The issue also gave O’Malley the opportunity to defend against criticisms of his stewardship during the Baltimore protests. “When I ran for Mayor of Baltimore…we were burying over 350 young men every single year, mostly young, and poor, and black,” he said. “I said to our legislature…that if we were burying white, young, poor men in these numbers we would be marching in the streets and there would be a different reaction.”

Indeed, O’Malley had a few choice moments during the debate, such as calling Donald Trump “that carnival barker,” but particularly on climate change. The entire Democratic field supports efforts on climate change (“the fossil fuel industry is funding the Republican Party,” railed Sanders), but O’Malley has used the strongest rhetoric, demanding that we move “to a 100 percent clean electric energy grid by 2050” — promising that it would be the first order he signed in office.

However, he struggled against Clinton and Sanders. His liberal politics are overshadowed by Sanders, while Clinton ran rings around him in foreign policy. Attempts to attack the latter on Syria fell flat, after his question of whether she underestimated the Russians gave Clinton carte blanche to put forward her own policies, rather than let O’Malley state his own. He did, however, have perhaps the strongest closing statement of the night.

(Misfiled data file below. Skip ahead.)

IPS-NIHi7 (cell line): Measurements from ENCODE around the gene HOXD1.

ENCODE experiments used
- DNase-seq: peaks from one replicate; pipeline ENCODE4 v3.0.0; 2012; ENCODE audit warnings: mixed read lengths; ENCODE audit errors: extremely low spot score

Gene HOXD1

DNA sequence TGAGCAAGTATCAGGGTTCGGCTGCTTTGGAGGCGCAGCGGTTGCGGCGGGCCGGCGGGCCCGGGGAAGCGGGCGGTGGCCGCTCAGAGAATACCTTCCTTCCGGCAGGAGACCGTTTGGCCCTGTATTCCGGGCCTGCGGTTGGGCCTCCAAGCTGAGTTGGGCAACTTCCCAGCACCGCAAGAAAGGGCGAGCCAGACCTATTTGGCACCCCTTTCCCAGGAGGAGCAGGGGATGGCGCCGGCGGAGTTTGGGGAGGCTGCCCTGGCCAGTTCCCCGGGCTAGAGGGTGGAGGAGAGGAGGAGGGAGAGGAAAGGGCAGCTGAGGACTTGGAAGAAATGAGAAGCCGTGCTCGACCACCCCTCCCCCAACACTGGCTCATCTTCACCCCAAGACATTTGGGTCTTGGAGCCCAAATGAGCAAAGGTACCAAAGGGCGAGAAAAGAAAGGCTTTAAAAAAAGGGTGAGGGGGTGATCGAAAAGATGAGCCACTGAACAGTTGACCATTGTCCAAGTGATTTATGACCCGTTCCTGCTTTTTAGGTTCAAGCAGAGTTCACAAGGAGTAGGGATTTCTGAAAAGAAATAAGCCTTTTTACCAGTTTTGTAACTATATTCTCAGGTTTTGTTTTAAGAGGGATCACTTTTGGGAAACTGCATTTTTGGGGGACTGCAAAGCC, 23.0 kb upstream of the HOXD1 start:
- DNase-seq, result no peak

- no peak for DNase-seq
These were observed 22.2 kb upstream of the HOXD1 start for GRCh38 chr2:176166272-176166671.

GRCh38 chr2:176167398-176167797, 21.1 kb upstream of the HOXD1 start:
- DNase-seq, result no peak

“On this stage, you didn’t hear anyone denigrate women, you didn’t hear anyone make racist comments about new American immigrants, you didn’t hear anyone speak ill of another American because of their religious belief,” he said. “What you heard instead on this stage tonight was an honest search for the answers that will move our country forward.”

Conversely, neither Lincoln Chafee nor former Virginia Senator Jim Webb provided voters enough reason to elevate them from their meager positions in the polls.

Webb was arguably the more confusing candidate, with many of his policies and ideals speaking more to moderate Republicans than Democrats. He also found himself on awkward footing when discussing issues of race. Asked whether he was out of step with the party for his opposition to affirmative action, something he’s called “state-sponsored racism,” Webb responded that he supports it for African Americans, but not “everyone, quote, ‘of color,’ other than whites.”

Webb spent most of his time on stage complaining that he wasn’t given enough time to speak. He wasn’t incorrect — estimates put him and Chafee last that regard — but whining to Cooper did little to make him seem presidential.